When American University's student paper, The Eagle, published a column arguing that drunk women solicit sexual assault, it sparked a firestorm of controversy on campus -- enough to move 50 students to gather and discuss the column and others to remove hundreds of issues from newspaper stands in protest.
In the column, sophomore Alex Knepper expressed his controversial views on rape and feminism, among other things. Knepper wrote:
For my pro-sex views, I am variously called a misogynist, a rape apologist and -- my personal favorite -- a "pro-date rape protofascist."
Let's get this straight: any woman who heads to an EI party as an anonymous onlooker, drinks five cups of the jungle juice, and walks back to a boy's room with him is indicating that she wants sex, OK?
Knepper clarified his argument to the Washington Post.
In an interview Monday he [Knepper] said that "real rape," which occurs when a stranger "thrusts sex into a non-sexual situation," is a heinous crime and rapists should be severely punished.
"I have a fun time stirring the pot," Knepper said. "I don't mind being hated for my views."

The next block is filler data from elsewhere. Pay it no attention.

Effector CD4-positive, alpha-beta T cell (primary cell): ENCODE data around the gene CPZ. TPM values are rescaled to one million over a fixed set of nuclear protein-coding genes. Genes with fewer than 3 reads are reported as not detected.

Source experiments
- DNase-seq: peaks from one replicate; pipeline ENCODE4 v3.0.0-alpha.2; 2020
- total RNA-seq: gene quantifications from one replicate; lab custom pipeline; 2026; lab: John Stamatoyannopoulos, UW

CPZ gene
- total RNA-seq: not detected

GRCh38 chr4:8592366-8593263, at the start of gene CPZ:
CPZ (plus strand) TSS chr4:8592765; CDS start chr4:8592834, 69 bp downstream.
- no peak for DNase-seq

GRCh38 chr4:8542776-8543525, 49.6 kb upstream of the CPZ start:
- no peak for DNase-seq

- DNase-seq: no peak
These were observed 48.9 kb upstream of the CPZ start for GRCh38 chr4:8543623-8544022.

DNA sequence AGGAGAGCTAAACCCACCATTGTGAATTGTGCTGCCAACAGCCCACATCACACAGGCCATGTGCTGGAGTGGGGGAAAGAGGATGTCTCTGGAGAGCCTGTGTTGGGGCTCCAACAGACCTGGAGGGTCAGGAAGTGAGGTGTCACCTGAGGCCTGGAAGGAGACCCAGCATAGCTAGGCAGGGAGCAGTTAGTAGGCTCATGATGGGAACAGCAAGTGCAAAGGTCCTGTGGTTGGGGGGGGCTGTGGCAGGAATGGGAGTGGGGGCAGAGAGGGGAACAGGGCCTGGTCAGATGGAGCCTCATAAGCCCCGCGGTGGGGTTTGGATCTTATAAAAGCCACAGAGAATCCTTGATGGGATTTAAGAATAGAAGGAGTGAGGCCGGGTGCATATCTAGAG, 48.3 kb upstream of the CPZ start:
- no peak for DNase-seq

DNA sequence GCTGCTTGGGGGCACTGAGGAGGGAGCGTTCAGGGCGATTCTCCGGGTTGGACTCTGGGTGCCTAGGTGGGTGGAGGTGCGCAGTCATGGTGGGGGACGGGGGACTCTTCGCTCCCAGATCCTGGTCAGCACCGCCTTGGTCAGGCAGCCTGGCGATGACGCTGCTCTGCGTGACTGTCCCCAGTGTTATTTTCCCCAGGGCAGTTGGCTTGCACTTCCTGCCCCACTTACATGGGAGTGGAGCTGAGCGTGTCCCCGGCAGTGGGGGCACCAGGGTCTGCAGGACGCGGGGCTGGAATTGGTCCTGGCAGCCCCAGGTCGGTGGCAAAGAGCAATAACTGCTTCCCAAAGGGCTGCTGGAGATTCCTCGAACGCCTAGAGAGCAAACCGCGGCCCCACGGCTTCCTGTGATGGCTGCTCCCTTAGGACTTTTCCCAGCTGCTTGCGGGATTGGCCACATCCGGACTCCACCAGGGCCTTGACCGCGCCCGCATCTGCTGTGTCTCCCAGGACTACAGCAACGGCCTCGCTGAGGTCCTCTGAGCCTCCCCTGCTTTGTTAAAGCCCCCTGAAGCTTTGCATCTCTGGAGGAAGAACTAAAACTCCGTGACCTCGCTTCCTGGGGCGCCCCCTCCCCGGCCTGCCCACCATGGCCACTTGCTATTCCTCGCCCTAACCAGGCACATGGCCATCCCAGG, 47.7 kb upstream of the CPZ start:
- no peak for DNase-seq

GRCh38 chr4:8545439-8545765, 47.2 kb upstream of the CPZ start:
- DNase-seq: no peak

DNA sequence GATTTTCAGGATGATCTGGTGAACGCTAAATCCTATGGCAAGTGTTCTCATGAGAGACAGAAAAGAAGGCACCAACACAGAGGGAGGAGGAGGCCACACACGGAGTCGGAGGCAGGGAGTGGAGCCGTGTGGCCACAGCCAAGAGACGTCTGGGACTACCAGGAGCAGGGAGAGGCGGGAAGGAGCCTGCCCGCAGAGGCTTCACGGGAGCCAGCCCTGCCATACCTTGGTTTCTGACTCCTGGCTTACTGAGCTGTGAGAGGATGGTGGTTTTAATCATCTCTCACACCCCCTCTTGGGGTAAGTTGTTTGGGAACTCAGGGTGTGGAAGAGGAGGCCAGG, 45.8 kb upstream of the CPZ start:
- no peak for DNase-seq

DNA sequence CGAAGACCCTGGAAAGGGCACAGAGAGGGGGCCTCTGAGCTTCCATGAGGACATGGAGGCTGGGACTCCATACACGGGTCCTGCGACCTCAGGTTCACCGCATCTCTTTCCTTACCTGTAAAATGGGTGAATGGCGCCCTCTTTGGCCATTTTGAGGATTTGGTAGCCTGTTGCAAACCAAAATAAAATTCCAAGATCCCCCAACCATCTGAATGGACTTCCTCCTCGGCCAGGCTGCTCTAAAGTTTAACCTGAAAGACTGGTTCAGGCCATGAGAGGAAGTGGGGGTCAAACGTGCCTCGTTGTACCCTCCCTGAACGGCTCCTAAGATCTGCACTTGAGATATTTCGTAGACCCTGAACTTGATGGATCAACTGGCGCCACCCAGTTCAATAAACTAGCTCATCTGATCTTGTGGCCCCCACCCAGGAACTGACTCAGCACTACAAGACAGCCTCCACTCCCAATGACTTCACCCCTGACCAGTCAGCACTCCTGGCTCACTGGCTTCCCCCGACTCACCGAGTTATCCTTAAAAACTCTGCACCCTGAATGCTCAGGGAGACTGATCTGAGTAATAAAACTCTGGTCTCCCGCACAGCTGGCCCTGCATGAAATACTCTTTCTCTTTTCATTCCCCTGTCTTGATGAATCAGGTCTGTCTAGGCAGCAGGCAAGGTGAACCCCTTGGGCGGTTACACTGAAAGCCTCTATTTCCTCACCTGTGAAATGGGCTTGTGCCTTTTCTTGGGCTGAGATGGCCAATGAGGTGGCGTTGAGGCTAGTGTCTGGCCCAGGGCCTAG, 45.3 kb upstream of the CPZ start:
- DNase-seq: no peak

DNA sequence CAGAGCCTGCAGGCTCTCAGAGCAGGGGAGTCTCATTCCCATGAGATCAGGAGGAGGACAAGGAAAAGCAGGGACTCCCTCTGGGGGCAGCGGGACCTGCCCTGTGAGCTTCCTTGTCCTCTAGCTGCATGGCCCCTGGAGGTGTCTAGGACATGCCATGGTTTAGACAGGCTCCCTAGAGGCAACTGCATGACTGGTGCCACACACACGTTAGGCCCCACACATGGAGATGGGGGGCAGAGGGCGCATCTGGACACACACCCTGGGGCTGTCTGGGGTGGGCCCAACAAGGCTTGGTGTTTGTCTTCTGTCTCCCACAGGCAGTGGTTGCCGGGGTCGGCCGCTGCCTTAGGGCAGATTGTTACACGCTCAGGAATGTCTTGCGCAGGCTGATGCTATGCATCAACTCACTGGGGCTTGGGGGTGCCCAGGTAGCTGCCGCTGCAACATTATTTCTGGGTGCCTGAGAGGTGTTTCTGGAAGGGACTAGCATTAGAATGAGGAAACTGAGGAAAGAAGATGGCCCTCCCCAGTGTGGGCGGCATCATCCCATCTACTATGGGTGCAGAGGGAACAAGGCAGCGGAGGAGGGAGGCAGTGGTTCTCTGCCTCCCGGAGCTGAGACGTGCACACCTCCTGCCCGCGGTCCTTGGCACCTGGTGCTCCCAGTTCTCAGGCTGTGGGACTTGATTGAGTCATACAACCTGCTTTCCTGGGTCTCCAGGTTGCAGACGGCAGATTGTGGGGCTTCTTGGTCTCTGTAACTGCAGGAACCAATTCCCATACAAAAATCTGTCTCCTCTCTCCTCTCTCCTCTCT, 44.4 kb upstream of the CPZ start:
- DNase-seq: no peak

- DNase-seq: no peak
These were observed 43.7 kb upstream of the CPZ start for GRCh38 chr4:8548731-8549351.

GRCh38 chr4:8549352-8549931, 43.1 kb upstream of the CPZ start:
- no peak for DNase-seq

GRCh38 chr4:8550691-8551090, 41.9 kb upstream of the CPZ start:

By publishing this piece, we were not trying to display our tacit support of Knepper's views. However, as journalists, we are not in the business of censorship. As an editor, I would not feel right to fire or censor a writer who has offended people, because I believe that he has raised questions that warrant discussion.
The Eagle published a letter yesterday from American's provost and vice president of campus life in response to the column. It reads:
Our campus community has been stunned and mobilized by opinions expressed about date rape by an Eagle columnist in this week's paper. The emotion provoked by the column and the seriousness of the subject make this a powerful learning opportunity for our community and a moment for us to affirm our values as an educational institution.
AU is committed to a safe environment for all and does not tolerate rape in any form or under any circumstances.
The letter goes on to state that an enhanced version of the school's sexual misconduct policy will be printed in an upcoming issue of the Eagle.
This morning, Knepper went on CBS's The Early Show to defend his work. "Men cannot know what women do not tell them," he said, adding that "there are so many men out there whose lives have been devastated by false claims of rape."
American student Carmen Ríos appeared on the show as well, and criticized the university's response to sexual assault. "Our institution has taken a very hands-off approach to sexual assault," she said, "And is trying very hard to make it just go away."